It was my first time seeing so many male RBBs, Rajah Brooke's Birdwings (Troides brookiana albescens) puddling on two spots on the river bank, what a magnificent sight for me.
The river banks were crowded with kids and overnight campers, the ground wasn't ideal for good photography. After taking some record shots, we decided to cross the suspension bridge to explore the forested area along a jungle walk. Here is a video clip shot by Ben Jin, showing how a group of male RBBs was puddling on the river bank.
According to Les this is Appias albina albina , puddling on the damp ground near the suspension bridge which had less picnickers.We have a look-alike species in Singapore, Lesser Darkie ( Allotinus unicolor unicolor). Due to the difference in size and the hindwing submarginal markings look slightly different to me, I guess what I shot is another Allotinus species . Perhaps due to the cool and cloudy weather, we didn't see many butterfly species. So when BJ and I spotted this Yellow Grassy Tiger (Parantica aspasia aspasia), I was rather determined and eager to get a good shot of it despite this guy being super active and alert. I was patiently chasing and stalking it. But, at the end, I still could not get a satisfactory shot - this is why butterfly photography is challenging and full of thrills and excitement.
However, some unique critters did catch my attention. First of all, this gregarious and strikingly coloured red Stainer Bug was rather abundant along the jungle trail.This large Katydid species was resting peacefully in the shade. I think most Katydid species wear a green outfit and feed on plant leaves with a pair of long and powerful hind legs .Another specimen was found on a Hibiscus shrub in an open space next to the park's toilet.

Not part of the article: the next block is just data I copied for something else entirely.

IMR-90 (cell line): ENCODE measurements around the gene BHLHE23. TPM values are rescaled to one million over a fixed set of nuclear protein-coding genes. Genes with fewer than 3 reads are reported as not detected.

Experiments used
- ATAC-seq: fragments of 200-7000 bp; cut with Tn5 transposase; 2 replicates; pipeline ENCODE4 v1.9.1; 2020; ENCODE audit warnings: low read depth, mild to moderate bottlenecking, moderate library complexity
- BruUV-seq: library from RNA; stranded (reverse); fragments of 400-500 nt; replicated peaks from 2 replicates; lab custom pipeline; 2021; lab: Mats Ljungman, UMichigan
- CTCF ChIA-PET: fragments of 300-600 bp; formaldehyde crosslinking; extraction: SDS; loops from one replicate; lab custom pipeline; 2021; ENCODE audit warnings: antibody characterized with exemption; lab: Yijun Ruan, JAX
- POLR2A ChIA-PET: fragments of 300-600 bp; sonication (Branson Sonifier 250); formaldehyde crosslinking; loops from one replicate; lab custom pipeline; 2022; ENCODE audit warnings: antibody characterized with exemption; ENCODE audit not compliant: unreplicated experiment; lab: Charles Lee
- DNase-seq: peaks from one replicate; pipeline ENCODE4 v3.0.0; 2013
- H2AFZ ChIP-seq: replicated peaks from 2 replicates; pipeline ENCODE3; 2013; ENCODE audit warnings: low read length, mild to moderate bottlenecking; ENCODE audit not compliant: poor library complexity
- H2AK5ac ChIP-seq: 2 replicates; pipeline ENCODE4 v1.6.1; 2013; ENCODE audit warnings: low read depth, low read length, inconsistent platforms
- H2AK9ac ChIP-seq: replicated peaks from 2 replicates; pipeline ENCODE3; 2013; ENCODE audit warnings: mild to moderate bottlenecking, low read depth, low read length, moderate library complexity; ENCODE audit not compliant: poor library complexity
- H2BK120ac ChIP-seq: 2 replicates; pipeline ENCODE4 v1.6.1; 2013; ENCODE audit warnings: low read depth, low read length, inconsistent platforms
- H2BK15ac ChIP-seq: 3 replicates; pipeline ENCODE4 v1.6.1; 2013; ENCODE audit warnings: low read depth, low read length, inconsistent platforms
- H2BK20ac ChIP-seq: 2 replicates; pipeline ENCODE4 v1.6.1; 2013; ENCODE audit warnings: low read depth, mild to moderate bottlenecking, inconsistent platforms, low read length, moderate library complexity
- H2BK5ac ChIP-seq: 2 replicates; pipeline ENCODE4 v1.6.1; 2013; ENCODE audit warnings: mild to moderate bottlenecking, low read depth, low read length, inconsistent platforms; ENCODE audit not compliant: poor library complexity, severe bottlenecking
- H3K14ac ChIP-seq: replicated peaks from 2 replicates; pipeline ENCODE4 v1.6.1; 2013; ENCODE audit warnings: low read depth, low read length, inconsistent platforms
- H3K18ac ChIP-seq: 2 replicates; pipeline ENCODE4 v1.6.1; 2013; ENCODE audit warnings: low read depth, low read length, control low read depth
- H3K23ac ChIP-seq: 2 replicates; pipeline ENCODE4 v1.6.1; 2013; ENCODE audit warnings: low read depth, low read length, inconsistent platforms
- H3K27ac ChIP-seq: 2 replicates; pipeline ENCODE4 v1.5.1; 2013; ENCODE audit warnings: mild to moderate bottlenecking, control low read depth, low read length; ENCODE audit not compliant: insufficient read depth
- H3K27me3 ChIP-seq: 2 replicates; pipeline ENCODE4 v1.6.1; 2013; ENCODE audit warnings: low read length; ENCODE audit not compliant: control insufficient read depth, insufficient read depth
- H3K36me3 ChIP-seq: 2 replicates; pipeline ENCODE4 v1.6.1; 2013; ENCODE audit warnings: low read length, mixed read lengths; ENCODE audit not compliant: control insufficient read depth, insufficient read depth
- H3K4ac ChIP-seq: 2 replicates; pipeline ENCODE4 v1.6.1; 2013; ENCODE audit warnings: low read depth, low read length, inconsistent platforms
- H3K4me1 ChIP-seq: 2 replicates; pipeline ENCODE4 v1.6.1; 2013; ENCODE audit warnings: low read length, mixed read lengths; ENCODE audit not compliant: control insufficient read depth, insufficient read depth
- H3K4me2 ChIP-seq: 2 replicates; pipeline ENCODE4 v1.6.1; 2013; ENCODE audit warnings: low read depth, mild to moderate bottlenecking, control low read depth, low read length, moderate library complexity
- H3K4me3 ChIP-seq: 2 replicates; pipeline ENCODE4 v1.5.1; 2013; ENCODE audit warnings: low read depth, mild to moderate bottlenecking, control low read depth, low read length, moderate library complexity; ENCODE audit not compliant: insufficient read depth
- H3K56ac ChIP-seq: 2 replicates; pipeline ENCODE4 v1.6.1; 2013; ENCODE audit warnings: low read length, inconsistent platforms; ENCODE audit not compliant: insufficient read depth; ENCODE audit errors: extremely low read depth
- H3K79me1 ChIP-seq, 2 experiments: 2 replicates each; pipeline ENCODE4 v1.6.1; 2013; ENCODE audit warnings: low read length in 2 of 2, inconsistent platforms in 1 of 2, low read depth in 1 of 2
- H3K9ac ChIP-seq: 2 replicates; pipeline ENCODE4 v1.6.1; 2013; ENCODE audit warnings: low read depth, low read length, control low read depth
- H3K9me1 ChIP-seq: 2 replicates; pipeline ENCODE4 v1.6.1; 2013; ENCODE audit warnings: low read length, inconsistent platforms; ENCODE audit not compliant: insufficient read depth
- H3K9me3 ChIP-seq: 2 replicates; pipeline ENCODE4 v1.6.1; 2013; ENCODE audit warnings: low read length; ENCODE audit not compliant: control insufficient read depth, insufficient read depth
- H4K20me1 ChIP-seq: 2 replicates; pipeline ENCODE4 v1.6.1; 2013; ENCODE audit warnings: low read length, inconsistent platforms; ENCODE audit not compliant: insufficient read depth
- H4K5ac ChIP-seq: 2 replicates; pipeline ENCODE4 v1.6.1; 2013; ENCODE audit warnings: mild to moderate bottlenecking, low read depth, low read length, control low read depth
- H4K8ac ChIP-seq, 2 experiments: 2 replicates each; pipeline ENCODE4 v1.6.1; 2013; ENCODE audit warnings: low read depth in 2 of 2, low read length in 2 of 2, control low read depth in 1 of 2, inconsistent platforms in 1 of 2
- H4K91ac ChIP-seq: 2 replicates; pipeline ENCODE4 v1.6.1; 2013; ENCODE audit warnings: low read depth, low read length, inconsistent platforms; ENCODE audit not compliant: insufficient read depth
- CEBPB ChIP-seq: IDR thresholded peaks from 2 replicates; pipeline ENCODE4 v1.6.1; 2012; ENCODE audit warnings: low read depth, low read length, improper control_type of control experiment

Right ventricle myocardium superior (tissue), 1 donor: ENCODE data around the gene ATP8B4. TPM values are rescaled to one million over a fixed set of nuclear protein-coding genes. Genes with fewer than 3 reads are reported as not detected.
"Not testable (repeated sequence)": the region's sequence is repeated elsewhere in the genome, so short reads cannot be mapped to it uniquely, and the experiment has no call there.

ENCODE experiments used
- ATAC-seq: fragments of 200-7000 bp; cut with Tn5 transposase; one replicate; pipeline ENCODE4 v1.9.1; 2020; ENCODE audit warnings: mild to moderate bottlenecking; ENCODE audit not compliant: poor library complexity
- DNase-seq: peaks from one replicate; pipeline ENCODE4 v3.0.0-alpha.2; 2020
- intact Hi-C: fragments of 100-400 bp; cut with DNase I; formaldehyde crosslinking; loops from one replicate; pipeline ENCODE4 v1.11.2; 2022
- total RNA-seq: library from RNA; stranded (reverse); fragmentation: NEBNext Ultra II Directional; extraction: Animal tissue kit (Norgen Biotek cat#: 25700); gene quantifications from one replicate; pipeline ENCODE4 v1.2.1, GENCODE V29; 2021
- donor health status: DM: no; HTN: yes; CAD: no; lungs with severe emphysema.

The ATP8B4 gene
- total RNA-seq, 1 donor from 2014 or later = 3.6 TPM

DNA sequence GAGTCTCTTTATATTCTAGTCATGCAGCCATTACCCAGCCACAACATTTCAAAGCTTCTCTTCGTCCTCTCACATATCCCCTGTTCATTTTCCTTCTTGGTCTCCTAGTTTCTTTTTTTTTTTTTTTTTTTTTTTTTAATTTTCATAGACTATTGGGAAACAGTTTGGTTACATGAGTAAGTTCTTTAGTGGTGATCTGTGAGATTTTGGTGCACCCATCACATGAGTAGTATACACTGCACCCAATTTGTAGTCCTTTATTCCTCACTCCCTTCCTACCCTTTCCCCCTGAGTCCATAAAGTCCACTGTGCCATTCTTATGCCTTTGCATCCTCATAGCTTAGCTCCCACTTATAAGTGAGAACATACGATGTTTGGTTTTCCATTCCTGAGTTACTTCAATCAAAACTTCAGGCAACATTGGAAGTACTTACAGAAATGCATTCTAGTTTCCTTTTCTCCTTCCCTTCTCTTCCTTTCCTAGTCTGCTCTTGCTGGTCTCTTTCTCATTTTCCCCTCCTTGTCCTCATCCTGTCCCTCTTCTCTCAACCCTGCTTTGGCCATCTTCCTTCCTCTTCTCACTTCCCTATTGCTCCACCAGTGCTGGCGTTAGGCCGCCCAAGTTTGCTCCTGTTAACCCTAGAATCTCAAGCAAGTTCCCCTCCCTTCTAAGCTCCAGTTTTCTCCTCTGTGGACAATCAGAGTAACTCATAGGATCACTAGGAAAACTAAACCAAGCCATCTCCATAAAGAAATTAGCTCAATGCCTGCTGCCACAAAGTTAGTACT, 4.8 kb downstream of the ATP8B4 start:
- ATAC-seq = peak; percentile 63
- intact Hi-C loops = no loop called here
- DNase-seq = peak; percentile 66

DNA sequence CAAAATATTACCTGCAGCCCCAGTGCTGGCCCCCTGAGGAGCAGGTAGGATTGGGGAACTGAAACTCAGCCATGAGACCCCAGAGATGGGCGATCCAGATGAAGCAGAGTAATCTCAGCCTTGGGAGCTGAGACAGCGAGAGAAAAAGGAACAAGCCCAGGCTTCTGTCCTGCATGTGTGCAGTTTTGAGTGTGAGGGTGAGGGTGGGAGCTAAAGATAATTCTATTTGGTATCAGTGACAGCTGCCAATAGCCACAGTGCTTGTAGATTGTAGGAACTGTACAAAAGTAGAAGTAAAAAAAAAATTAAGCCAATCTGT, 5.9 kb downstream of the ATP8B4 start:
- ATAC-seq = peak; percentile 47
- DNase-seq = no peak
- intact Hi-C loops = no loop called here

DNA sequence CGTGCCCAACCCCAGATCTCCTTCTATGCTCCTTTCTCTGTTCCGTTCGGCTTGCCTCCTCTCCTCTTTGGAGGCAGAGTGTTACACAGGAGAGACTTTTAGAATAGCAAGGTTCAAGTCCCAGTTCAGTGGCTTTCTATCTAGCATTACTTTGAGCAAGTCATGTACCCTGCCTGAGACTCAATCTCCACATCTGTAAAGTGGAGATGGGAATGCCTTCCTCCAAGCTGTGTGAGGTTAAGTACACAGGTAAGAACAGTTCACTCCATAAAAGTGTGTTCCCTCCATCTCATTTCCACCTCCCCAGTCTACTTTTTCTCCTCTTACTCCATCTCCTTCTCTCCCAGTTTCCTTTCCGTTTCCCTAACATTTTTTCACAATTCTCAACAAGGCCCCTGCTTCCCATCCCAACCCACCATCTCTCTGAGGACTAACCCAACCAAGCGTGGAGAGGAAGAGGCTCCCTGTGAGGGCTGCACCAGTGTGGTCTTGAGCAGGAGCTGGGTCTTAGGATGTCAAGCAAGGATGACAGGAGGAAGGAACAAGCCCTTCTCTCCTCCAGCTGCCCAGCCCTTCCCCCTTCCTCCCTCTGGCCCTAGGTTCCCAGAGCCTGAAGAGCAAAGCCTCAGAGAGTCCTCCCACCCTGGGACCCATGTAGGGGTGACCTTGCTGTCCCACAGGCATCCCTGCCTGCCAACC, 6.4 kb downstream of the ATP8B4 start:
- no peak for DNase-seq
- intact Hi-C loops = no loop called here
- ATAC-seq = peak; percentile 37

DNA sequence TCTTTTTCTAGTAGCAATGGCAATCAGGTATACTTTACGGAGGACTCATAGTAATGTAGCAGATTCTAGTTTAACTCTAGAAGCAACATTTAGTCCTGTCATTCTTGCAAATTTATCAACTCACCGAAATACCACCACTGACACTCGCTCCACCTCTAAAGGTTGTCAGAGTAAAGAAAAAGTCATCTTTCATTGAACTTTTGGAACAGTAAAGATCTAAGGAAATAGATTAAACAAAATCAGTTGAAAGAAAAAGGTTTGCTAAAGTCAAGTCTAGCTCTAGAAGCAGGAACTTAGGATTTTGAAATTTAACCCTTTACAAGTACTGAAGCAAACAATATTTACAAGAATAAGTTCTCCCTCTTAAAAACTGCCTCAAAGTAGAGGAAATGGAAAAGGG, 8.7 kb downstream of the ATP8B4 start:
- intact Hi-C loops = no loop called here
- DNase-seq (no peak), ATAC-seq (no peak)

A male Heliocypha perforat perforat damselfly was found in the forested area. Though resting on a twig tamely, the vegetation obstructed me going nearer to take more shots.
Carrying a green grasshopper prey, this wasp was making several stops on the leaves before it was out of my sight. Perhaps John can help me to identify the species. (This is a Liris species in the Crabronidae family according to John. Thanks)
In terms of butterfly diversity and species recorded, Kuala Woh is not as good as Gua Tempurung. However, the magnificent scene of many puddling and free-flying RBBs in Kuala Woh is definitely attractive enough for butterfly photographers to visit the place often.
My last write-up of this series of blog posts will feature some insects that were found around the Lata Kijang waterfall area.